Rose Farah

Rose Farah

Campus: Duke
Hometown: New York, NY
High School: Convent of the Sacred Heart

I study Public Policy and Economics. I started college with an interest in international human rights law and have since explored other mechanisms for creating change, whether it meant working for a newspaper in rural Kentucky or a start-up in Colombia. I am currently working on a senior thesis on post-conflict economic reconstruction in Syria. In my junior year, I spent a semester at the American University of Beirut in Lebanon where I studied politics, history, and environmental science. At Duke, I am most passionate about Project Waves, an eight-day camping and kayaking program for incoming freshmen. I have been a leader on the program since sophomore year and value the opportunity to connect with and mentor underclassmen in the community.

What drew you to the Robertson Program?

I was drawn to the Robertson Program by its emphasis on embracing discomfort and exploration and by the invaluable opportunity to be surrounded by scholars with diverse passions and community-oriented goals.


Divya Mahesh

Campus: UNC
Hometown: St. Augustine, FL
High School: Allen D Nease High School

Academic Interests: Psychology major, Neuroscience and Chemistry minors, Pre-Med, specific interests in rural healthcare and health disparities

Extracurriculars / Hobbies: Duke Neurology lab studying Parkinson's Disease, SHAC (Student Health Action Coalition), Robertson Community Coordinators, GlobeMed at UNC, Hindu YUVA

What drew you to the Robertson Program? It is an accepted fact for high school students applying to colleges and scholarships that each student can attend only one university and will most likely pay a fortune to do so. The Robertson Scholars Program completely shatters these ideas and instead offers a whole new world of opportunities. Through the Robertson Program, I will have access to unparalleled opportunities, ranging from the resources of both Duke and UNC, to a vibrant academic community filled with intelligent students who support each other, to quite literally the whole world. I was also drawn to the Robertson Program’s focus and emphasis on service and leadership. After attending Finalist Weekend and seeing the true community feeling that exists between the Robertson scholars, I was convinced that this program offers the best of every world.

How has your experience with the Robertson Program shaped your goals and career path? The Robertson Program has provided me with a plethora of opportunities to explore my interests in the medical field. I have wanted to become a doctor for as long as I can remember. Through volunteering in hospitals and founding a free medical clinic during high school, I developed a specific interest in understanding and combatting health inequities. However, the Robertson Program offered me a world of experiences that opened my eyes to the challenges in rural healthcare and deepened my interest in the medical field as a whole.

Favorite Robertson moment: Trip to Asheville during Community Summer! I spent my first summer in Tarboro, NC with four other scholars. During the summer, we decided to meet up with the Whitesburg scholars in Asheville. We spent the weekend hiking, exploring the town, and exchanging stories of our summers in the two smallest Community Summer sites!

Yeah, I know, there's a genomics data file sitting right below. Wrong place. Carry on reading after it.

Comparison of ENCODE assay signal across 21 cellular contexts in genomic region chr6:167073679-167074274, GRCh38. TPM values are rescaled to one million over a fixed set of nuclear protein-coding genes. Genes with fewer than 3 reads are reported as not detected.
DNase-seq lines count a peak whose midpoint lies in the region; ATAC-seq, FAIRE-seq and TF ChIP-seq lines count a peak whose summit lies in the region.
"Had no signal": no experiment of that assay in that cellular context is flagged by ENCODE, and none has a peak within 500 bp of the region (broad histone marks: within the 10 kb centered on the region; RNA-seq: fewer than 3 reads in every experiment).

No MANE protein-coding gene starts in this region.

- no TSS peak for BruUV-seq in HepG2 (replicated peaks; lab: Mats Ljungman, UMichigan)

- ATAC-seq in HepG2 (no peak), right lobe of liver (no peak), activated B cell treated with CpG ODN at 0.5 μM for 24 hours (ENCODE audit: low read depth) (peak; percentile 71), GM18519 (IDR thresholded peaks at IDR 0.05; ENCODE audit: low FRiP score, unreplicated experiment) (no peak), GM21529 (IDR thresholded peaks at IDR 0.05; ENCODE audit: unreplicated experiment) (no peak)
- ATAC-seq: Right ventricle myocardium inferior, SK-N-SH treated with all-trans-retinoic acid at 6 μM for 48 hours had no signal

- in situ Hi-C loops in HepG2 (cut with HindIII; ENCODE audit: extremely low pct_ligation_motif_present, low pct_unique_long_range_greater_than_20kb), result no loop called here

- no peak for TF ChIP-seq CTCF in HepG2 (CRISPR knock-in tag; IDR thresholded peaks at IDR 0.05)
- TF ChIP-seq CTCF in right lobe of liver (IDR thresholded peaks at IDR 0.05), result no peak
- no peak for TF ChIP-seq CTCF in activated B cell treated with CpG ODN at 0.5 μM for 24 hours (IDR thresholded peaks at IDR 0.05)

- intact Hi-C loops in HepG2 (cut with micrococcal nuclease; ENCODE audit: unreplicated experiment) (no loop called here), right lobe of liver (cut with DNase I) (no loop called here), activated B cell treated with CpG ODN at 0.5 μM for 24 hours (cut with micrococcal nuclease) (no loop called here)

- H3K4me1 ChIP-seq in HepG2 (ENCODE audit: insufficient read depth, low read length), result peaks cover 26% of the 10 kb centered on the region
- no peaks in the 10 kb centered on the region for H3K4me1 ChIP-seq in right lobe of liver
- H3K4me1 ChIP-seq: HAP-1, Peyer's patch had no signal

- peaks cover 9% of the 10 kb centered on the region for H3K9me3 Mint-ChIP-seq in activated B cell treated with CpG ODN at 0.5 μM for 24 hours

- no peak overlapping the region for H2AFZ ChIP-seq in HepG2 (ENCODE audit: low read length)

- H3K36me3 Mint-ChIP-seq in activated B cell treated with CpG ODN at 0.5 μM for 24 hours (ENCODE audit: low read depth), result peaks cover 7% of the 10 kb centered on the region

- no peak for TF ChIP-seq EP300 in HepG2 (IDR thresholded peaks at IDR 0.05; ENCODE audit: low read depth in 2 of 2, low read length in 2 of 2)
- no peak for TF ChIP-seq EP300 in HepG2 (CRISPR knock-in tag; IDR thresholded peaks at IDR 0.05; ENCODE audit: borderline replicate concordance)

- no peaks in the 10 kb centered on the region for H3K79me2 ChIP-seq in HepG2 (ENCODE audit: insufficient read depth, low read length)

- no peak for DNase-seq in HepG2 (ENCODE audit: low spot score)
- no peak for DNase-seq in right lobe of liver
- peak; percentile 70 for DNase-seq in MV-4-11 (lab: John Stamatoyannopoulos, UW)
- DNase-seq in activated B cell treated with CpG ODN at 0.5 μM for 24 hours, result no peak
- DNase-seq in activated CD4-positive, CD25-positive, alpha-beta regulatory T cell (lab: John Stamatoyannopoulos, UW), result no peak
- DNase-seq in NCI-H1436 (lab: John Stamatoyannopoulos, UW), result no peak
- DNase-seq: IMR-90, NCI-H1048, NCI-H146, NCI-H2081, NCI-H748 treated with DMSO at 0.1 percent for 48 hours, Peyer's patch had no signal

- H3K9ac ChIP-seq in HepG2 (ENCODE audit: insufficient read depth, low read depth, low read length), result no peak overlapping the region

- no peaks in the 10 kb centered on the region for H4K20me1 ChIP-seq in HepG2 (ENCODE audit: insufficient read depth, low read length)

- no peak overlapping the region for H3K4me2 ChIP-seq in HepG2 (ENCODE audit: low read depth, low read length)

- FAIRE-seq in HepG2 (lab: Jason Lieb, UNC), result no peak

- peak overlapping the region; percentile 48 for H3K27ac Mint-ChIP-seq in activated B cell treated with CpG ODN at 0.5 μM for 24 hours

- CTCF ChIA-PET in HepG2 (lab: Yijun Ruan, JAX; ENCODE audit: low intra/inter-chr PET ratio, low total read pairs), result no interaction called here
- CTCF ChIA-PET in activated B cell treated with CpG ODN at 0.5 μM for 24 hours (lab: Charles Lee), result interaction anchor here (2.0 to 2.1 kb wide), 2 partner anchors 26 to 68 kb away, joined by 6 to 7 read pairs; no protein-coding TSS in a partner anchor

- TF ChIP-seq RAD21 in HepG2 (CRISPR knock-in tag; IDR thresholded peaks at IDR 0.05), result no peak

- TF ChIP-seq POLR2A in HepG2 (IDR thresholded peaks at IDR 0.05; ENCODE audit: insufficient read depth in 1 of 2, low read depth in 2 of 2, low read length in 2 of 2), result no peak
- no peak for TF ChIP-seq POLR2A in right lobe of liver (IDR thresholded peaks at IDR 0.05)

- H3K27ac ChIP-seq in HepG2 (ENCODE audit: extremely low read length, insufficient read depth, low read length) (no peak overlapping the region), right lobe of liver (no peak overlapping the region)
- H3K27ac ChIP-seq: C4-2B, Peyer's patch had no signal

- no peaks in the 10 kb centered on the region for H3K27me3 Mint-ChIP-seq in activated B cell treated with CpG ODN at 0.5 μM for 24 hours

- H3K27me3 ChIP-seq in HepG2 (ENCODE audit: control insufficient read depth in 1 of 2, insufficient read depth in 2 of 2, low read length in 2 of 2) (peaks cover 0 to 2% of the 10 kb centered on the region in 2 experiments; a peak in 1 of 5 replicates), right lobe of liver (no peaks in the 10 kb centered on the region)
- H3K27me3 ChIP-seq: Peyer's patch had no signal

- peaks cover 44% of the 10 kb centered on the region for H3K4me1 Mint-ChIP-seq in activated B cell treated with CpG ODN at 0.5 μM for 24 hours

Schaefer Matthew 2020

Matthew Schaefer

Campus: UNC
Hometown: Newtown Square, PA
High School: Radnor High School

My life has been a series of unconnected obsessions. The subject of these obsessions has ranged from the WWE to magic tricks. However, as I’ve gotten older I’ve recognized an underlying theme in my various interests; business. While those interests change and I develop as a person and adult, I have always been and will always be keenly interested in the business mechanics behind any organization. My most recent interest is reviewing technology, which I starting doing about 3 years ago. This time around I was able to turn my interest into a functionig business, and to this day I continue to own and run the YouTube channel “MS Tech”, with the help of one part-time employee. I plan to continue it for the forseeable future, but knowing my history of shifting obsessions, I could end up in a vastly different environment.

My goal after receiving a thorough business education is to use my skills with other companies and startups. I believe my changing interests reflect a desire for new and novel concepts to dive into, so after studying entrepreneurship I plan on consulting or working for various companies to improve their management and organization as much as I can. I see myself working at a few start up companies early in my career, gaining experience along the way, and eventually settling down and sticking with one company until retirement. But that’s decades away, who really knows what will happen.

What drew you to the Robertson Program? There were three main aspects of the Robertson Program that really drew my attention; the scholarship, the summers, and the community. The program really exposes the scholars to the outside world and how it works, which I’m excited to experience first hand. And the community of both scholars and mentors is incredible, the program has some powerful connections and is able to push for the scholars to get every opportunity they desire. Having that support there to go to bat for you seems extremely advantageous, and I’m looking forward to it.

Alumni by Class

Click on the class years below to view a complete list of Robertson Alumni graduates from each class.